Bright, successful, and charming, Chris Altieri was, in E.A. Robinson’s poignant phrase, everything to make us wish that we were in his place. Yet this graceful man wouldn’t live to see the rising of the orange sun that was now plunging towards the horizon, and when I learned that he was dead, I wasn’t surprised.
I was a newcomer to the small community of Lawyers’ Bay, renting the cottage that belonged to my friend Kevin Hynd, who was spending the summer exploring the mystical Mount Kailas in Tibet. My trekking days were over. Kevin’s cottage, on a lake seventy kilometres from Regina, with good roads all the way, was adventure enough for me, as it was for my daughter Taylor, my son Angus, and his girlfriend, Leah. We’d been at Lawyers’ Bay less than a week – long enough for me to master the idiosyncrasies of the motorboat and the ancient Admiral range in the kitchen, not long enough for me to know much at all about my new neighbours, the privileged group who, until he walked away, had been Kevin’s law partners and who were still his friends. When they met twenty-five years ago in law school, they called themselves the Winners’ Circle; the name stuck, but Kevin hadn’t mentioned whether the group’s members saw it as a source of pride or irony.
So far I had met the members of the Winners’ Circle only in passing. My family and I had arrived the previous Sunday afternoon, when the partners at Falconer Shreve were just packing up to go home. I’d spoken briefly to Delia Wainberg, the sole female partner in the firm, but the others had only had time to wave and call out a welcome before they headed back to the city and the demands of a high-powered law practice.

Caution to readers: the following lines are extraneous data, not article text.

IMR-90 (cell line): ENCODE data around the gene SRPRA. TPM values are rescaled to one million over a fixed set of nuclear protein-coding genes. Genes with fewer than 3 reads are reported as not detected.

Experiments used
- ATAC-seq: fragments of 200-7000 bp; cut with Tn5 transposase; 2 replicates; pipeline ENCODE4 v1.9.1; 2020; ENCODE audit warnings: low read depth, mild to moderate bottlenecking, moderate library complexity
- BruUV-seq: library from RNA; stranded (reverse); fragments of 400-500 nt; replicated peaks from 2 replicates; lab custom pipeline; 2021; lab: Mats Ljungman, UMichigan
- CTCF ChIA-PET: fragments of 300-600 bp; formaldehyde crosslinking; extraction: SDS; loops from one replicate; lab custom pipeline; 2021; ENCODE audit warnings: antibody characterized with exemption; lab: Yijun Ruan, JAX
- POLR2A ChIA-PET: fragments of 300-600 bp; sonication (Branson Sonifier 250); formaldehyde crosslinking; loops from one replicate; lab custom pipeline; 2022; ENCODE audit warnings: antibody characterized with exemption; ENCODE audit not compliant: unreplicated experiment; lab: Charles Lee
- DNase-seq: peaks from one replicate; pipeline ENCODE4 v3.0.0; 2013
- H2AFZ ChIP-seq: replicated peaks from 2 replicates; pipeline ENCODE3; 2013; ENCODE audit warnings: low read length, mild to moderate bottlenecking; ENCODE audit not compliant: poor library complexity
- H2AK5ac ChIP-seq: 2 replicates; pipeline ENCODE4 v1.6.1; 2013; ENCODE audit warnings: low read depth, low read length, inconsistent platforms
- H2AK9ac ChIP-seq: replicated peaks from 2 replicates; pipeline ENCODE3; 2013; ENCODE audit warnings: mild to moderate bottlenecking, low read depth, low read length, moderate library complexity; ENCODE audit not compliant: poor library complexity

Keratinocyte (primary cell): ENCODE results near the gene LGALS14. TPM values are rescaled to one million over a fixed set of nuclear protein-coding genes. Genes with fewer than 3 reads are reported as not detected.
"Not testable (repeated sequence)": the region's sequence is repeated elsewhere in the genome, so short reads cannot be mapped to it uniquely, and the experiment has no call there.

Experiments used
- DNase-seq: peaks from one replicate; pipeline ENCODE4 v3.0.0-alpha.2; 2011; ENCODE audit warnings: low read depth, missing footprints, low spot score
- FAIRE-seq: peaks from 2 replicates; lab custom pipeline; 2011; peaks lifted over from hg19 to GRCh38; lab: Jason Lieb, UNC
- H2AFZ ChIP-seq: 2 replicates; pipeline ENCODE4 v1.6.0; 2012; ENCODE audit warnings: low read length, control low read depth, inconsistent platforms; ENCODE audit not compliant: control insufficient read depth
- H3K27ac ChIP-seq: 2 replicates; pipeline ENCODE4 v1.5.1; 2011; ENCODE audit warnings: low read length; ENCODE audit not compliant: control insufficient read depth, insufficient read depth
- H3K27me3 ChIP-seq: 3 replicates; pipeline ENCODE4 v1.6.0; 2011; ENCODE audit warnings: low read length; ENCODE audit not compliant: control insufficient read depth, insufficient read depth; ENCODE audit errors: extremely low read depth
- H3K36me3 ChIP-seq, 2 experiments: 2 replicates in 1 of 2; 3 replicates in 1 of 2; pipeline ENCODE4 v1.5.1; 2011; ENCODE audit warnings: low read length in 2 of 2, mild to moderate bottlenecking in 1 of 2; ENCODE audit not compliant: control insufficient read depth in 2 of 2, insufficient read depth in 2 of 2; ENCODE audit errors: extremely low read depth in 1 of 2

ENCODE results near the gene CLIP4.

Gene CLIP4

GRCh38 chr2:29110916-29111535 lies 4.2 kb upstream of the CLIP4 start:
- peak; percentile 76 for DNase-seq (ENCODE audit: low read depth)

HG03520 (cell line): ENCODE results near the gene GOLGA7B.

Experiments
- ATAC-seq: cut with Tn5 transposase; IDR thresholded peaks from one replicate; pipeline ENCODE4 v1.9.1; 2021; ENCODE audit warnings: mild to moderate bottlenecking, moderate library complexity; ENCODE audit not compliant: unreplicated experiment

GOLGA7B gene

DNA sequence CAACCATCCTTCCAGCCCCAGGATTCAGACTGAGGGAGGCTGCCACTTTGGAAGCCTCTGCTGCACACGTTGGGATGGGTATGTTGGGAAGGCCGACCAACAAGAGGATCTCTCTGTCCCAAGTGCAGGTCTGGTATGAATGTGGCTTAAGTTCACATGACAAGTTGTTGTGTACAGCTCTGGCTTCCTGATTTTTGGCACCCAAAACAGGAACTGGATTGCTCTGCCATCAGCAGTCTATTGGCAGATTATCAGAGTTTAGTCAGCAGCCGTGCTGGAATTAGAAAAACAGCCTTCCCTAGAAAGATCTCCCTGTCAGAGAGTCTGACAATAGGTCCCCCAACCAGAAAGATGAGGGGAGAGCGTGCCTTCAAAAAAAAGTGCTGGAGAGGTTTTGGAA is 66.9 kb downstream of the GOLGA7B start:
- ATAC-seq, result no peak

The Canada Day party that Falconer, Shreve, Altieri, and Wainberg threw every year to celebrate our nation’s birthday was legendary in cottage country, and I had counted on it as my chance to get to know my new neighbours better. There’d been no shortage of opportunities. I’d water-skied with Falconer Shreve’s juniors and clients, kayaked with Falconer Shreve friends from the city, and played beach volleyball with the cottagers who lived on the other side of the gates that separated Falconer Shreve families from the lesser blessed. Faces glowing with the soft sheen of summer sweat, we fortunate few had spent the last twelve hours savouring the newest, the fastest, the finest, and the freshest that money could buy.
By anyone’s standards, it was one hell of a party, and there had been enough revealing glimpses of the people who were paying the bill to satisfy my curiosity. The first came in early afternoon, not long after the party started. People had donned bathing suits and were gathering along the shore to swim and water-ski. Zachary Shreve and Noah Wainberg had fired up boats and were idling offshore waiting for customers. The teenagers, mine included, were lining up when Blake Falconer’s wife, Lily, strode to the end of the dock and called out to Zack Shreve.